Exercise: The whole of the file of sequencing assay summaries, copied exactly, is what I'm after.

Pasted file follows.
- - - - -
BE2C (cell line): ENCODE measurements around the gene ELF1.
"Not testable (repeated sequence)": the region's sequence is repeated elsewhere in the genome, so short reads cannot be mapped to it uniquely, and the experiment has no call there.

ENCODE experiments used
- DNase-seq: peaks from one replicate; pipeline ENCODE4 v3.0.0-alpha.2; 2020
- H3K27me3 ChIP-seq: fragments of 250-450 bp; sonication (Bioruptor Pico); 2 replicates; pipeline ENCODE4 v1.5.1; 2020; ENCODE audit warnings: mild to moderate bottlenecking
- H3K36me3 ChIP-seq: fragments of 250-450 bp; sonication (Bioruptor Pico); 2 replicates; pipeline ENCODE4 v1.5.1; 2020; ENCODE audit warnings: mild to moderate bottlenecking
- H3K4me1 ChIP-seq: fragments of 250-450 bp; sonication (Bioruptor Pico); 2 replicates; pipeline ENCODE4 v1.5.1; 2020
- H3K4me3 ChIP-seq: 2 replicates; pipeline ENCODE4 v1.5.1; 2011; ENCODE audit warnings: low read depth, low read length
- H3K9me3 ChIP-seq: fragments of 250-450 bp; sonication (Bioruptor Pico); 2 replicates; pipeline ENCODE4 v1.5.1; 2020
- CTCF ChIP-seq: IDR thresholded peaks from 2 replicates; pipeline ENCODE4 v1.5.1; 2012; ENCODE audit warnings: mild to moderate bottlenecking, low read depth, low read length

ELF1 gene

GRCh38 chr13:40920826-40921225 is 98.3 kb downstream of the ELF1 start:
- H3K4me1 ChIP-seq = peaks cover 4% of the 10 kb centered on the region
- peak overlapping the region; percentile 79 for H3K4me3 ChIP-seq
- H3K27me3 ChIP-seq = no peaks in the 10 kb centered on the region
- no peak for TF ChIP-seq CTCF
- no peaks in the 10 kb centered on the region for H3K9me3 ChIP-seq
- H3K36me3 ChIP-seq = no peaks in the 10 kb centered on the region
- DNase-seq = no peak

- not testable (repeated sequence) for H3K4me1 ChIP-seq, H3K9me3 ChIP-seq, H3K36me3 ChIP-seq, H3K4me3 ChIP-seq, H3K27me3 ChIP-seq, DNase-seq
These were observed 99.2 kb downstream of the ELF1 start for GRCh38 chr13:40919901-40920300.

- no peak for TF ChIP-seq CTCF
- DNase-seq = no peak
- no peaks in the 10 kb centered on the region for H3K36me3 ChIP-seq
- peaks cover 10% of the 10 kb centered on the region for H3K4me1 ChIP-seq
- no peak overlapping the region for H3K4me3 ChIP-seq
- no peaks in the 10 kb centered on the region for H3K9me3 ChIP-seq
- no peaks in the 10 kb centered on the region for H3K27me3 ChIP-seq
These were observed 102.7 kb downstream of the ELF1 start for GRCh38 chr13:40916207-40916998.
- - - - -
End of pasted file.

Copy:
BE2C (cell line): ENCODE measurements around the gene ELF1.
"Not testable (repeated sequence)": the region's sequence is repeated elsewhere in the genome, so short reads cannot be mapped to it uniquely, and the experiment has no call there.

ENCODE experiments used
- DNase-seq: peaks from one replicate; pipeline ENCODE4 v3.0.0-alpha.2; 2020
- H3K27me3 ChIP-seq: fragments of 250-450 bp; sonication (Bioruptor Pico); 2 replicates; pipeline ENCODE4 v1.5.1; 2020; ENCODE audit warnings: mild to moderate bottlenecking
- H3K36me3 ChIP-seq: fragments of 250-450 bp; sonication (Bioruptor Pico); 2 replicates; pipeline ENCODE4 v1.5.1; 2020; ENCODE audit warnings: mild to moderate bottlenecking
- H3K4me1 ChIP-seq: fragments of 250-450 bp; sonication (Bioruptor Pico); 2 replicates; pipeline ENCODE4 v1.5.1; 2020
- H3K4me3 ChIP-seq: 2 replicates; pipeline ENCODE4 v1.5.1; 2011; ENCODE audit warnings: low read depth, low read length
- H3K9me3 ChIP-seq: fragments of 250-450 bp; sonication (Bioruptor Pico); 2 replicates; pipeline ENCODE4 v1.5.1; 2020
- CTCF ChIP-seq: IDR thresholded peaks from 2 replicates; pipeline ENCODE4 v1.5.1; 2012; ENCODE audit warnings: mild to moderate bottlenecking, low read depth, low read length

ELF1 gene

GRCh38 chr13:40920826-40921225 is 98.3 kb downstream of the ELF1 start:
- H3K4me1 ChIP-seq = peaks cover 4% of the 10 kb centered on the region
- peak overlapping the region; percentile 79 for H3K4me3 ChIP-seq
- H3K27me3 ChIP-seq = no peaks in the 10 kb centered on the region
- no peak for TF ChIP-seq CTCF
- no peaks in the 10 kb centered on the region for H3K9me3 ChIP-seq
- H3K36me3 ChIP-seq = no peaks in the 10 kb centered on the region
- DNase-seq = no peak

- not testable (repeated sequence) for H3K4me1 ChIP-seq, H3K9me3 ChIP-seq, H3K36me3 ChIP-seq, H3K4me3 ChIP-seq, H3K27me3 ChIP-seq, DNase-seq
These were observed 99.2 kb downstream of the ELF1 start for GRCh38 chr13:40919901-40920300.

- no peak for TF ChIP-seq CTCF
- DNase-seq = no peak
- no peaks in the 10 kb centered on the region for H3K36me3 ChIP-seq
- peaks cover 10% of the 10 kb centered on the region for H3K4me1 ChIP-seq
- no peak overlapping the region for H3K4me3 ChIP-seq
- no peaks in the 10 kb centered on the region for H3K9me3 ChIP-seq
- no peaks in the 10 kb centered on the region for H3K27me3 ChIP-seq
These were observed 102.7 kb downstream of the ELF1 start for GRCh38 chr13:40916207-40916998.